What is dance?
Is it storytelling, using human forms to advance the storyline?
Is it movement with music?
Is it movement alone?
Merce Cunningham, a giant of modern dance, asked these questions and answered them–affirmatively in each case–over seven decades. He died, at age 90, on Sunday in Manhattan. From his introduction to the avant-garde composer John Cage in 1938 (a longtime collaborator) to his work with the great storytelling choreographer Martha Graham, to his later choreography of dance that existed as movement alone, Cunningham was an acknowledged master of this most human art form.
The Library of Congress has a early tie with Merce Cunningham’s work–he was in the premiere cast of the Aaron Copland/Martha Graham collaboration, “Appalachian Spring,” which was commissioned by Library patroness Elizabeth Sprague Coolidge and first performed in the Library’s Coolidge Auditorium on October 30, 1944.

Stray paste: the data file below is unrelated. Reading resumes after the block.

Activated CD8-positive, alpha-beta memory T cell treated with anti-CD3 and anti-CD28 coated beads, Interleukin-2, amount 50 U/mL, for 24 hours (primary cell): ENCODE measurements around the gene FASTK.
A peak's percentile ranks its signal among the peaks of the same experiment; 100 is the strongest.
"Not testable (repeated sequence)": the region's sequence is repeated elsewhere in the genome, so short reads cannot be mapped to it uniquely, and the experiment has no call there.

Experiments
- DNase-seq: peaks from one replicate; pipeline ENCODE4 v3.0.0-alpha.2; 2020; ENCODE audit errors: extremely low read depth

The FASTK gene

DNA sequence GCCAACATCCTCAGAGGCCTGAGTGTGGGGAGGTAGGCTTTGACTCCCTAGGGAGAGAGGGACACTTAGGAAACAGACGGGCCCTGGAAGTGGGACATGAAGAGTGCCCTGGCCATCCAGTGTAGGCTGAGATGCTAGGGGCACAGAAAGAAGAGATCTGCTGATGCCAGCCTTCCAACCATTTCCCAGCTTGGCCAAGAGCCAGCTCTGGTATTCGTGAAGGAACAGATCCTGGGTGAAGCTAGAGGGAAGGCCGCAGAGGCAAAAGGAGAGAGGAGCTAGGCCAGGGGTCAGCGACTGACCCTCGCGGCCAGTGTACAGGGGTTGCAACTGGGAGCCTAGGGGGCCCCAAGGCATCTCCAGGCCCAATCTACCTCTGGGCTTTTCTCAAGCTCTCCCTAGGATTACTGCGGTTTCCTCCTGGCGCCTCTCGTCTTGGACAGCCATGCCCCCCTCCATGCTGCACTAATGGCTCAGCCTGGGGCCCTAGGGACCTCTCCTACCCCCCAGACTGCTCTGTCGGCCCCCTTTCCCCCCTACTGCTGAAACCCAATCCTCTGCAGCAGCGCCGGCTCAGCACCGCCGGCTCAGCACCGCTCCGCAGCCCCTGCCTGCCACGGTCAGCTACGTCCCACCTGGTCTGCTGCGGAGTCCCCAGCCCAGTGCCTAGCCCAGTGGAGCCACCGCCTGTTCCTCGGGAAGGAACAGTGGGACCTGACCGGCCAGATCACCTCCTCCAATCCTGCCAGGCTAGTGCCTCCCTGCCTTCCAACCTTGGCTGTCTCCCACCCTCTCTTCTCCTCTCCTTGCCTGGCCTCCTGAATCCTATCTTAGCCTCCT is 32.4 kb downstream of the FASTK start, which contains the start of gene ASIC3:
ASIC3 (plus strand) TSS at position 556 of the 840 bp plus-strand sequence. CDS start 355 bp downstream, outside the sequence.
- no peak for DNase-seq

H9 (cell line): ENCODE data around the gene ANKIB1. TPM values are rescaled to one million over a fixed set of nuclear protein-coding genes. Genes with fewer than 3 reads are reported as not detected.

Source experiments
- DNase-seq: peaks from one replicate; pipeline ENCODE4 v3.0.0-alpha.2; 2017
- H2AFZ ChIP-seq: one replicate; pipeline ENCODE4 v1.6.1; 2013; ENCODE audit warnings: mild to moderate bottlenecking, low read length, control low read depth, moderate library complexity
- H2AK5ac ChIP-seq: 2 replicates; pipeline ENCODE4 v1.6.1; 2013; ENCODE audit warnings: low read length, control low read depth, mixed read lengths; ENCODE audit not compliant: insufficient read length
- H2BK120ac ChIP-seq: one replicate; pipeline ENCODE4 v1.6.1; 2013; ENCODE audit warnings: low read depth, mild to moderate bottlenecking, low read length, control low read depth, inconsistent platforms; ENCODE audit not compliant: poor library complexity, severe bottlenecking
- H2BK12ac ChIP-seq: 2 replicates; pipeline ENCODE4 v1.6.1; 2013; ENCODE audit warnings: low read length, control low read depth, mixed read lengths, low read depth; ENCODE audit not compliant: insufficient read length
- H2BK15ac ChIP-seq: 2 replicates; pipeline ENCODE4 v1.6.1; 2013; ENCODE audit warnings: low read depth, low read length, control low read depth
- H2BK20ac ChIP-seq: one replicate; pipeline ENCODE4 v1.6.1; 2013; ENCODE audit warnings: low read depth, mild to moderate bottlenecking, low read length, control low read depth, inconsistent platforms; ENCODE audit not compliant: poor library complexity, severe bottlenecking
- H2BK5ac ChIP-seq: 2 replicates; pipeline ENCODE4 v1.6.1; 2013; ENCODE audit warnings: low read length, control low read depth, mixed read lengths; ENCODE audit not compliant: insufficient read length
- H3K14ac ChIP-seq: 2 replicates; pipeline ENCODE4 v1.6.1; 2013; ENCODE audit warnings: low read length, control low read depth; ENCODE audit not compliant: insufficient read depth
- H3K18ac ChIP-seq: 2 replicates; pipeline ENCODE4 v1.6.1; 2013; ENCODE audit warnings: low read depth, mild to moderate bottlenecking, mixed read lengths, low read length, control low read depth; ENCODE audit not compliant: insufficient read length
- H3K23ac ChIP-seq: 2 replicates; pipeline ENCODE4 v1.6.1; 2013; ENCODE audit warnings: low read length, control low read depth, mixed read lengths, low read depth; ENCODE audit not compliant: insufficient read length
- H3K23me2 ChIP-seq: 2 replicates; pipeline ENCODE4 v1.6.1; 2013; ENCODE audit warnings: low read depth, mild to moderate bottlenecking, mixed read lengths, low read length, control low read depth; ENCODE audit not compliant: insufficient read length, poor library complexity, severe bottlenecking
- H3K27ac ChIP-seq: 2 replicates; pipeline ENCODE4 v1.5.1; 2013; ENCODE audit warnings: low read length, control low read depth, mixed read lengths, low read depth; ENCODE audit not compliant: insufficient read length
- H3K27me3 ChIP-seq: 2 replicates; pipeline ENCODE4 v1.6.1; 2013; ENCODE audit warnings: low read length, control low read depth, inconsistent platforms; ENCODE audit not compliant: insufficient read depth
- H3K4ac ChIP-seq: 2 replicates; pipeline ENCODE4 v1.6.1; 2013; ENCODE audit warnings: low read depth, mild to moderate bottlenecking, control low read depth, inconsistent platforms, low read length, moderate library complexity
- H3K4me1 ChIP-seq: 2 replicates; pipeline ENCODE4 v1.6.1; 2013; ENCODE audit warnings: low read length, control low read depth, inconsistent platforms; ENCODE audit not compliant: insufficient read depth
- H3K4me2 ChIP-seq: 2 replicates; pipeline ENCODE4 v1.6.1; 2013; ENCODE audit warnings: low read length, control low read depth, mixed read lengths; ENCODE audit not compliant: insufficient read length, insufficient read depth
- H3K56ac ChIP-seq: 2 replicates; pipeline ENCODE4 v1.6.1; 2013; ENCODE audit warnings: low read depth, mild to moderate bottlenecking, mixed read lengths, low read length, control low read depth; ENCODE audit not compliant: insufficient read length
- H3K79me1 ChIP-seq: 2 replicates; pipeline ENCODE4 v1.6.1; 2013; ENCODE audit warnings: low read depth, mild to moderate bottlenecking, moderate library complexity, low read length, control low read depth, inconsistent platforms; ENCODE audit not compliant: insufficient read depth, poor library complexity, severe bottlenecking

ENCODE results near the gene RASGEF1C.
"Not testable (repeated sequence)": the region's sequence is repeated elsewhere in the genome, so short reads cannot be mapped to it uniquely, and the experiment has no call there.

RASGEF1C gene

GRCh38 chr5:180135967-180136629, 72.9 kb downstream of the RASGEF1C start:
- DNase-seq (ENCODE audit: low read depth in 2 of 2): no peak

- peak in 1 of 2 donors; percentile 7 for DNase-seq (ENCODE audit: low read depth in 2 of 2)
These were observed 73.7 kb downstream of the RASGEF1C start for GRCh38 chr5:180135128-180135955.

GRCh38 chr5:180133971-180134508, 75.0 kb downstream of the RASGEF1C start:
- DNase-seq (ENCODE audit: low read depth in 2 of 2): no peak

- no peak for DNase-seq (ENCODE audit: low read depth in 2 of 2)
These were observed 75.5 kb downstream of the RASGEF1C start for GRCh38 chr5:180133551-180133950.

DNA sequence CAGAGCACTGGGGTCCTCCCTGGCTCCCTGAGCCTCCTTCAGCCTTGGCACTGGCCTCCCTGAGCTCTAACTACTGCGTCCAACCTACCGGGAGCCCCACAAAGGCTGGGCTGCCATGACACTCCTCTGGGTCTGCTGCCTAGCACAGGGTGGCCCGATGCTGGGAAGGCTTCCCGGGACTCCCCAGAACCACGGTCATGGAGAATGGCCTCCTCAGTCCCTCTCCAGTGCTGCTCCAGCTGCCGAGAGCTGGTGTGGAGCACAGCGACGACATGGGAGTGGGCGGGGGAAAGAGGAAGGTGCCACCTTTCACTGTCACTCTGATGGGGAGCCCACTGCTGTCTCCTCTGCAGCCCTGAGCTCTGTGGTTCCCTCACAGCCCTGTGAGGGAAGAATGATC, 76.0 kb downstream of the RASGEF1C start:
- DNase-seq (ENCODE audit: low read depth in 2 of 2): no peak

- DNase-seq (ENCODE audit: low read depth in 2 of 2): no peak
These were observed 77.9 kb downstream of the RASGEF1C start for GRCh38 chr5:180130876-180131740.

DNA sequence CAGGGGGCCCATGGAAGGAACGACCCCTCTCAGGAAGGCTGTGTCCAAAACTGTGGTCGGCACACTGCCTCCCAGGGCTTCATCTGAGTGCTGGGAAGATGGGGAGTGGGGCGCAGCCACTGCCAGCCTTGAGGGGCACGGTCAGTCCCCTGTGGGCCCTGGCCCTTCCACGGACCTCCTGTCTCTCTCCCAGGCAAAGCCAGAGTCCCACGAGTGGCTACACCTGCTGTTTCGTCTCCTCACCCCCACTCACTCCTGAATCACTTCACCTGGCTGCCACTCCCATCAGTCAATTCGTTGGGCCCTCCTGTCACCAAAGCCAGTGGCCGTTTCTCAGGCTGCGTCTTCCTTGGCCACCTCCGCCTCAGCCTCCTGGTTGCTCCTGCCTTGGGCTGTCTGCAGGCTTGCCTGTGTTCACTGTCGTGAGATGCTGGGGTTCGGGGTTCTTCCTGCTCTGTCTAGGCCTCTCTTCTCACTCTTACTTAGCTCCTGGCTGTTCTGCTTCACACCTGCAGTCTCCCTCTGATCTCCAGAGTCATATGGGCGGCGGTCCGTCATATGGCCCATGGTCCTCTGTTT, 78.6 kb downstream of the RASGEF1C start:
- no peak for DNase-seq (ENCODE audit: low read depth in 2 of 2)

Merce Cunningham in 2000 also was among the first people to be named a “Living Legend” by the Library of Congress. To date, only 100 people have been so honored.
To return to this posting’s original question, let’s close with a comment by Mr. Cunningham, as quoted in his Associated Press obituary by Polly Anderson:
Over the history of art, something unfamiliar becomes part of society and everybody accepts it. Obviously, the artist goes on. You try to see what the next problem or question to ask is. That’s what an artist does; you find another question.”